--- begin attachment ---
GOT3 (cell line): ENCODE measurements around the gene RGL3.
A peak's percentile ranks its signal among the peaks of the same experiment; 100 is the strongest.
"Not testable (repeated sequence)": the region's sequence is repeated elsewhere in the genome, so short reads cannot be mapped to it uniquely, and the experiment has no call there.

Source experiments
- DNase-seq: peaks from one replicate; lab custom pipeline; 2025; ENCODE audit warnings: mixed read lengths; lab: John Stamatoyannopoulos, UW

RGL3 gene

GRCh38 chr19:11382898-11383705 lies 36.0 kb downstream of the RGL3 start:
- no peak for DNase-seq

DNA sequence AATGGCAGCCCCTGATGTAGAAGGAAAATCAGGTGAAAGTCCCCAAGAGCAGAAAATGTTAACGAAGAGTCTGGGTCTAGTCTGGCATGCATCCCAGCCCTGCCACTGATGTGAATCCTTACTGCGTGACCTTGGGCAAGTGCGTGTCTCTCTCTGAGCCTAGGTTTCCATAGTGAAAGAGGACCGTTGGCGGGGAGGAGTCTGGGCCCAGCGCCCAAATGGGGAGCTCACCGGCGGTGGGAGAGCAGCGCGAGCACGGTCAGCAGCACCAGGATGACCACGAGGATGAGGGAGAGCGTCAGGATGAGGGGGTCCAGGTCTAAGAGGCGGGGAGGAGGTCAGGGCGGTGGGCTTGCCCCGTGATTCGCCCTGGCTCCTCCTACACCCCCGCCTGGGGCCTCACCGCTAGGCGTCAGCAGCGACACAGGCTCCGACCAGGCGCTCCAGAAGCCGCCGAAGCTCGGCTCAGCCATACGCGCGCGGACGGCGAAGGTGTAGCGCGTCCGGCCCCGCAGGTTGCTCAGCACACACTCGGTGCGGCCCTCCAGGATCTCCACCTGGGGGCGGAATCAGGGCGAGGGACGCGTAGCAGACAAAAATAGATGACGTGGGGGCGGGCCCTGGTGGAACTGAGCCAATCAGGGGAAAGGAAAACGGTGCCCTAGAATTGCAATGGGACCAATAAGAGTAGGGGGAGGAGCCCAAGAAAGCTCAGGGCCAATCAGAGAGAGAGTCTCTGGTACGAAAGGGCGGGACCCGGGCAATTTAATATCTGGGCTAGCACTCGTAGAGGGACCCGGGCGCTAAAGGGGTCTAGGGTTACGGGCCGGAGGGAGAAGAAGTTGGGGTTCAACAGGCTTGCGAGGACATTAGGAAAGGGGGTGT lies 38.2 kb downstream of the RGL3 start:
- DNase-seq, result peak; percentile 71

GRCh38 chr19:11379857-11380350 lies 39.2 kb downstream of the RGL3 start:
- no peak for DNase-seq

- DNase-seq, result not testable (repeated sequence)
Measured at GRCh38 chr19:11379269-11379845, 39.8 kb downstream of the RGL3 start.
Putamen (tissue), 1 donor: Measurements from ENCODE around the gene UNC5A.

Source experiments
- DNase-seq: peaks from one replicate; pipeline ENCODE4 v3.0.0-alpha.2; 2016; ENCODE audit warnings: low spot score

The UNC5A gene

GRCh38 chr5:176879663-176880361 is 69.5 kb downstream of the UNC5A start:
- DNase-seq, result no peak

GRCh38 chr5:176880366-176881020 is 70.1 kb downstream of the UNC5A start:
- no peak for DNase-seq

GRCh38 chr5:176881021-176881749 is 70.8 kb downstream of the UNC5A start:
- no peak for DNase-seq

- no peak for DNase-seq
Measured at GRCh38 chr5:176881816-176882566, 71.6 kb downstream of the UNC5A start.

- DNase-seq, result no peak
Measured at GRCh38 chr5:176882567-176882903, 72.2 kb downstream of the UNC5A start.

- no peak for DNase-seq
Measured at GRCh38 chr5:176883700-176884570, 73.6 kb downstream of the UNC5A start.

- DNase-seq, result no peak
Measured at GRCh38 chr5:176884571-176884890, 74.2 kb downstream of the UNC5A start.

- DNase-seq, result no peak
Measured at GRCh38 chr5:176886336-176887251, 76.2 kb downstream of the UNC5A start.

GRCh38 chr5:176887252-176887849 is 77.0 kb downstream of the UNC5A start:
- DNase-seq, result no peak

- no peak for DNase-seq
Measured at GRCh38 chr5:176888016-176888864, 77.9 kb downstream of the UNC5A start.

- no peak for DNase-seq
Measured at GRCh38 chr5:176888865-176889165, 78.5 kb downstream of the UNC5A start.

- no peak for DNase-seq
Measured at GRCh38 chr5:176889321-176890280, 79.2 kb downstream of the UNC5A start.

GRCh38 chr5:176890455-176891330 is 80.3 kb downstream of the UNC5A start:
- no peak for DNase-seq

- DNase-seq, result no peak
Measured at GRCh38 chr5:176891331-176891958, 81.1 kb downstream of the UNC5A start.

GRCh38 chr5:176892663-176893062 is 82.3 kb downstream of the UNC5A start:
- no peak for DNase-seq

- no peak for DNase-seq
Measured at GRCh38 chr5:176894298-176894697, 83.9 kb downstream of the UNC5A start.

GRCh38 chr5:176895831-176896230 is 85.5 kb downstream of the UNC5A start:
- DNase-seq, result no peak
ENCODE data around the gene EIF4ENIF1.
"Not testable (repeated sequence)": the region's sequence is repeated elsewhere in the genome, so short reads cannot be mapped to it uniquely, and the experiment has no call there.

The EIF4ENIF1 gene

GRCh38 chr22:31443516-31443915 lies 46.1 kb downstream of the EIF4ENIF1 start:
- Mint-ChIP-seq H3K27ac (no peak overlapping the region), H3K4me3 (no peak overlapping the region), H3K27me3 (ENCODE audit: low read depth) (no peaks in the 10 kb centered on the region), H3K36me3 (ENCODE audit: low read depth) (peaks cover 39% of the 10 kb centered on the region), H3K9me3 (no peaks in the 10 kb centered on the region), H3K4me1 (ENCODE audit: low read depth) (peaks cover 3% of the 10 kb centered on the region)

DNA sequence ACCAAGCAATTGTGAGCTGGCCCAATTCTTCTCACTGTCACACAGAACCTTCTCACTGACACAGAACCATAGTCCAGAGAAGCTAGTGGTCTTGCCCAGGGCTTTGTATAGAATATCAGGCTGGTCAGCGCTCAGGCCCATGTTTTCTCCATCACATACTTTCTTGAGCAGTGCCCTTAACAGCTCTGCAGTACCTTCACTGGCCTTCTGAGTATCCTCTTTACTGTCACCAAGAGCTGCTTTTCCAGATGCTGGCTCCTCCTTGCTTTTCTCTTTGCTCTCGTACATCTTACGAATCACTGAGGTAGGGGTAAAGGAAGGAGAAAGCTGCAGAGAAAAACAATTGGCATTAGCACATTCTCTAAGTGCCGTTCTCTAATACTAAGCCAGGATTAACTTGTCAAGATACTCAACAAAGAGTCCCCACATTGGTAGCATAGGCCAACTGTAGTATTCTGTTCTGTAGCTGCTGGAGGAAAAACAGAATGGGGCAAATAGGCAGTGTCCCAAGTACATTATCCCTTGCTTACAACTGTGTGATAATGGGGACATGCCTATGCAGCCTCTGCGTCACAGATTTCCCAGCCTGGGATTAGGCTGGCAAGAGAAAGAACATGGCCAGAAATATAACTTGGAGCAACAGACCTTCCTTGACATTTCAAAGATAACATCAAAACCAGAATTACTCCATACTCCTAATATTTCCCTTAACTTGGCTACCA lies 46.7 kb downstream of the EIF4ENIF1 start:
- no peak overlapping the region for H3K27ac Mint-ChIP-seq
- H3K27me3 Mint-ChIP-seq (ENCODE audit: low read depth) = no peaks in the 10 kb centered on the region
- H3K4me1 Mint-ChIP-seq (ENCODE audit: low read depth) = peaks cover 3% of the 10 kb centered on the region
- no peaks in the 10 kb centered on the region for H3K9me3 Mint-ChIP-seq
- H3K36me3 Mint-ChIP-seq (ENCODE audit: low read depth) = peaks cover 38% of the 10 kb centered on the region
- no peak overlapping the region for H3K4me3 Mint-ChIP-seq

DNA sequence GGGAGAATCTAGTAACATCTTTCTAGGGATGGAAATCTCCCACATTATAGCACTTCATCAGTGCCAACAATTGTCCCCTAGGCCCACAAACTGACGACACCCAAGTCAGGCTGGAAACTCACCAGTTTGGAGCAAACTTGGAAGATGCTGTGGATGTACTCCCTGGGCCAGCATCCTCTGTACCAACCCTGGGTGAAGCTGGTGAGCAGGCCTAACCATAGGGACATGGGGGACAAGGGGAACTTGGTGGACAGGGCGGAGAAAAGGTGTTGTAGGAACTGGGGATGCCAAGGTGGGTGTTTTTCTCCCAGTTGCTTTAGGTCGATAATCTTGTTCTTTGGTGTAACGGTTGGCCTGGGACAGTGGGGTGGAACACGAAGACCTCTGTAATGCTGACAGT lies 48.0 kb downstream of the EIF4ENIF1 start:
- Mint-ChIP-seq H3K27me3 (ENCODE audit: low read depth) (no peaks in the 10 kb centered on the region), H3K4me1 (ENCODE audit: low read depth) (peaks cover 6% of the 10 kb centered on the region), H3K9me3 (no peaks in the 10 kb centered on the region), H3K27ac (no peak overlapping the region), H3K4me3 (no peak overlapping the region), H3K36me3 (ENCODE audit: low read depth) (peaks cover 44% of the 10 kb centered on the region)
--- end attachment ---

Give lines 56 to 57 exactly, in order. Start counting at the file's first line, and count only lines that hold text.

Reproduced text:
GRCh38 chr22:31443516-31443915 lies 46.1 kb downstream of the EIF4ENIF1 start:
- Mint-ChIP-seq H3K27ac (no peak overlapping the region), H3K4me3 (no peak overlapping the region), H3K27me3 (ENCODE audit: low read depth) (no peaks in the 10 kb centered on the region), H3K36me3 (ENCODE audit: low read depth) (peaks cover 39% of the 10 kb centered on the region), H3K9me3 (no peaks in the 10 kb centered on the region), H3K4me1 (ENCODE audit: low read depth) (peaks cover 3% of the 10 kb centered on the region)